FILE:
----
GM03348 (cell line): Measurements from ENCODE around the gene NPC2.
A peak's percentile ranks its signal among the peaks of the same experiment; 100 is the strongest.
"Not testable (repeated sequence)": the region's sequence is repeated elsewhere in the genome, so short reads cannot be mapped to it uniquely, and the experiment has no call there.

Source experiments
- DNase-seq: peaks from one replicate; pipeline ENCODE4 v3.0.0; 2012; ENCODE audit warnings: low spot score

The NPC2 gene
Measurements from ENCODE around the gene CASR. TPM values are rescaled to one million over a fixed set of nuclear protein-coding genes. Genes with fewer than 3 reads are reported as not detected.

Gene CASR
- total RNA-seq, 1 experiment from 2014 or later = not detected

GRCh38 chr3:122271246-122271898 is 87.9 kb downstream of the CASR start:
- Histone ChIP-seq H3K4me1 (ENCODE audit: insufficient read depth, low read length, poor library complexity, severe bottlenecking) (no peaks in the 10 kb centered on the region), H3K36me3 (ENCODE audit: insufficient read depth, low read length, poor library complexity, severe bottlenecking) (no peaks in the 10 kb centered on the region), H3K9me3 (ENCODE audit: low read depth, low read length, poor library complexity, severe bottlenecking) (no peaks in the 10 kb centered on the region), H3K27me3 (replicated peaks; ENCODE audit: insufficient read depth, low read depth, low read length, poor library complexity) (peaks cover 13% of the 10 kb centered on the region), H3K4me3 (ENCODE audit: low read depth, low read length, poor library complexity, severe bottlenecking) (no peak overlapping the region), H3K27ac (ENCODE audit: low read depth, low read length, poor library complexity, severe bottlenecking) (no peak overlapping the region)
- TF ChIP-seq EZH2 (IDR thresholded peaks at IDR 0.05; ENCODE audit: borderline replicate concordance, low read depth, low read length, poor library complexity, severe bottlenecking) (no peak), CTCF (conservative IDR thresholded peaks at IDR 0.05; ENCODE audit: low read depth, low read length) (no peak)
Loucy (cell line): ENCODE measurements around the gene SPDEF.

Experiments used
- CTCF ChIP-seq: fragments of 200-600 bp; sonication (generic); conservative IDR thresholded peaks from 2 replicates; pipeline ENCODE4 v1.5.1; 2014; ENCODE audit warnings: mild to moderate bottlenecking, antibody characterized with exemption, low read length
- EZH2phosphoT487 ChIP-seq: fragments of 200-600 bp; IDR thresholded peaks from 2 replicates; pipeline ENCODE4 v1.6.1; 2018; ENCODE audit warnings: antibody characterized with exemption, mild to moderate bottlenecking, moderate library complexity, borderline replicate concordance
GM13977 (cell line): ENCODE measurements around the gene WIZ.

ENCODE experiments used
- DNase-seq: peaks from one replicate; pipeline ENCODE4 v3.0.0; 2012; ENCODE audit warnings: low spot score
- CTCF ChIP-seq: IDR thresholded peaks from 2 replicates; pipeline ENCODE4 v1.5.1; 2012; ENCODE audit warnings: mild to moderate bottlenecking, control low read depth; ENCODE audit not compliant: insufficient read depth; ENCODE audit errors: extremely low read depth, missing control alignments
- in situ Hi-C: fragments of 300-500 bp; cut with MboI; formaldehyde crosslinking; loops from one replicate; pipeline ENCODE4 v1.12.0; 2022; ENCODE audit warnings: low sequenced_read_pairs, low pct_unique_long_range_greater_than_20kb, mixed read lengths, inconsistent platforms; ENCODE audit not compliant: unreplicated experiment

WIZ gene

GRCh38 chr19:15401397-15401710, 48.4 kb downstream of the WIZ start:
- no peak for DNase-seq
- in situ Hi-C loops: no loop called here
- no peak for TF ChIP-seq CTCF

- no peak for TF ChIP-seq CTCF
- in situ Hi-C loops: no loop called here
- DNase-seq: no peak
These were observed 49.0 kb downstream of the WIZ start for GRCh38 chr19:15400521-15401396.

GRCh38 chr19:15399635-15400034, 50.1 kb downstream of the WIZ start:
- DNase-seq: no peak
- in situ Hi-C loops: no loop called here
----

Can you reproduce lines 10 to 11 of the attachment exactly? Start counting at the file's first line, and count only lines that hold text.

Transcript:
GRCh38 chr3:122271246-122271898 is 87.9 kb downstream of the CASR start:
- Histone ChIP-seq H3K4me1 (ENCODE audit: insufficient read depth, low read length, poor library complexity, severe bottlenecking) (no peaks in the 10 kb centered on the region), H3K36me3 (ENCODE audit: insufficient read depth, low read length, poor library complexity, severe bottlenecking) (no peaks in the 10 kb centered on the region), H3K9me3 (ENCODE audit: low read depth, low read length, poor library complexity, severe bottlenecking) (no peaks in the 10 kb centered on the region), H3K27me3 (replicated peaks; ENCODE audit: insufficient read depth, low read depth, low read length, poor library complexity) (peaks cover 13% of the 10 kb centered on the region), H3K4me3 (ENCODE audit: low read depth, low read length, poor library complexity, severe bottlenecking) (no peak overlapping the region), H3K27ac (ENCODE audit: low read depth, low read length, poor library complexity, severe bottlenecking) (no peak overlapping the region)